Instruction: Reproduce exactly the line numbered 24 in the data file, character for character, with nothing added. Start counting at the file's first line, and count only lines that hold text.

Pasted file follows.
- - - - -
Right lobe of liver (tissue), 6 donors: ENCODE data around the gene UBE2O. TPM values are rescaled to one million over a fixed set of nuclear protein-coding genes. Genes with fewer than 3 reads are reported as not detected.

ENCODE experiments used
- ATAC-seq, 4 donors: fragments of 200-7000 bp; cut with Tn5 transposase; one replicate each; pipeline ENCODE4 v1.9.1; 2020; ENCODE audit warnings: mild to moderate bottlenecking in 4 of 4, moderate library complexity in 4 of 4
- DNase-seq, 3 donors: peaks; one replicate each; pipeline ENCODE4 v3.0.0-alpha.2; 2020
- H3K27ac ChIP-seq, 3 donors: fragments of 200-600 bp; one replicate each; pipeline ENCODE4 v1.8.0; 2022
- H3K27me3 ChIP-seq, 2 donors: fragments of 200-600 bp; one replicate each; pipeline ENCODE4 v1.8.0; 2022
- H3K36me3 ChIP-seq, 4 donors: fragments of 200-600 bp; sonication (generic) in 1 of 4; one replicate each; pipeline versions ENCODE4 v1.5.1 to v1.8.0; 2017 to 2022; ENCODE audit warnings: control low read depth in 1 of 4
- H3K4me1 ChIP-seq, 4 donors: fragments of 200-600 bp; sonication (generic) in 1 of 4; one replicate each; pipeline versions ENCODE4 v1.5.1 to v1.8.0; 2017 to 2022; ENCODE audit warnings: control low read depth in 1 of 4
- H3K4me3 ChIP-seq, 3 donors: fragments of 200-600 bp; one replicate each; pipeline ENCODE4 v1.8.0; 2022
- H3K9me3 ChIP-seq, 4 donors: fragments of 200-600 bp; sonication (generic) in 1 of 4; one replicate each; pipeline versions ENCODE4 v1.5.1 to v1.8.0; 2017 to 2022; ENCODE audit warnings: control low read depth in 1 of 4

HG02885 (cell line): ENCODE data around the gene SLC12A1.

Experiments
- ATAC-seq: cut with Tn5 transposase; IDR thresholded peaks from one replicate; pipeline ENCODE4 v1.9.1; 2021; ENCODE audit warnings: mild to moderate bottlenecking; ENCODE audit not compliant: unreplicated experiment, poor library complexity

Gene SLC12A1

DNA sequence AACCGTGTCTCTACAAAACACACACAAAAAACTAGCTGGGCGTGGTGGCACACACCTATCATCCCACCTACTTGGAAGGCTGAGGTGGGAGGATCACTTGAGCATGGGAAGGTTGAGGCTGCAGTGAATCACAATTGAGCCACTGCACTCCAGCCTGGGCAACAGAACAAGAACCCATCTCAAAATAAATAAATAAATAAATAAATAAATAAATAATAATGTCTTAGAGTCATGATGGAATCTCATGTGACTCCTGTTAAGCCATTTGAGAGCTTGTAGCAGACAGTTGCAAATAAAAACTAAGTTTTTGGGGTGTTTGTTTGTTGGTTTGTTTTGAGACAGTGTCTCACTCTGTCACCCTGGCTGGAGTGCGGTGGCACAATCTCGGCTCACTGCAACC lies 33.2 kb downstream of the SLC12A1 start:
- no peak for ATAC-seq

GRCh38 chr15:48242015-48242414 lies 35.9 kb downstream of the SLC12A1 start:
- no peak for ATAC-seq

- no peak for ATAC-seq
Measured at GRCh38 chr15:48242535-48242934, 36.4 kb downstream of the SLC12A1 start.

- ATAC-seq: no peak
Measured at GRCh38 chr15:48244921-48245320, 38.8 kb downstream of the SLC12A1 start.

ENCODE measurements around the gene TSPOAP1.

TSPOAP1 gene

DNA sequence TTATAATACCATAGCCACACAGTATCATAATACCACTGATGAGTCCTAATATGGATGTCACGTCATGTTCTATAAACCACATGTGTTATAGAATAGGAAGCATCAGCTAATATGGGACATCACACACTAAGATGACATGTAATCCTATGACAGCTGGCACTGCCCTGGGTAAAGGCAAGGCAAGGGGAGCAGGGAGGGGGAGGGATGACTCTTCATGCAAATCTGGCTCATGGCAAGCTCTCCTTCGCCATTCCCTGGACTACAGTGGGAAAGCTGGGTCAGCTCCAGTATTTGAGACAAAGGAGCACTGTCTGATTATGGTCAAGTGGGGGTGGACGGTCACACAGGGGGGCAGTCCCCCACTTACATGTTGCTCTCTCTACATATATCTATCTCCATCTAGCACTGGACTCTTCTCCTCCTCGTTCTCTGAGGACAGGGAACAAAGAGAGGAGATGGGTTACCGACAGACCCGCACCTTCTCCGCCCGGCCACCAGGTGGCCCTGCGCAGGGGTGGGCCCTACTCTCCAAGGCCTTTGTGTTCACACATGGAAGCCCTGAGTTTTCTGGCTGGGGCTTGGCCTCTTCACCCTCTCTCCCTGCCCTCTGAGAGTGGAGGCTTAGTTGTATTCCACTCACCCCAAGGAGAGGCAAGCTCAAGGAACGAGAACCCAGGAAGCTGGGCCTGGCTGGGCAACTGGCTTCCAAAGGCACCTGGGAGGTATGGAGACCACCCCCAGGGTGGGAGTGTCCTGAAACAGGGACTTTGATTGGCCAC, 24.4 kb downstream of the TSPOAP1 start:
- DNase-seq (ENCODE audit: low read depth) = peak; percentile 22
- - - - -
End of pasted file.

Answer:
TSPOAP1 gene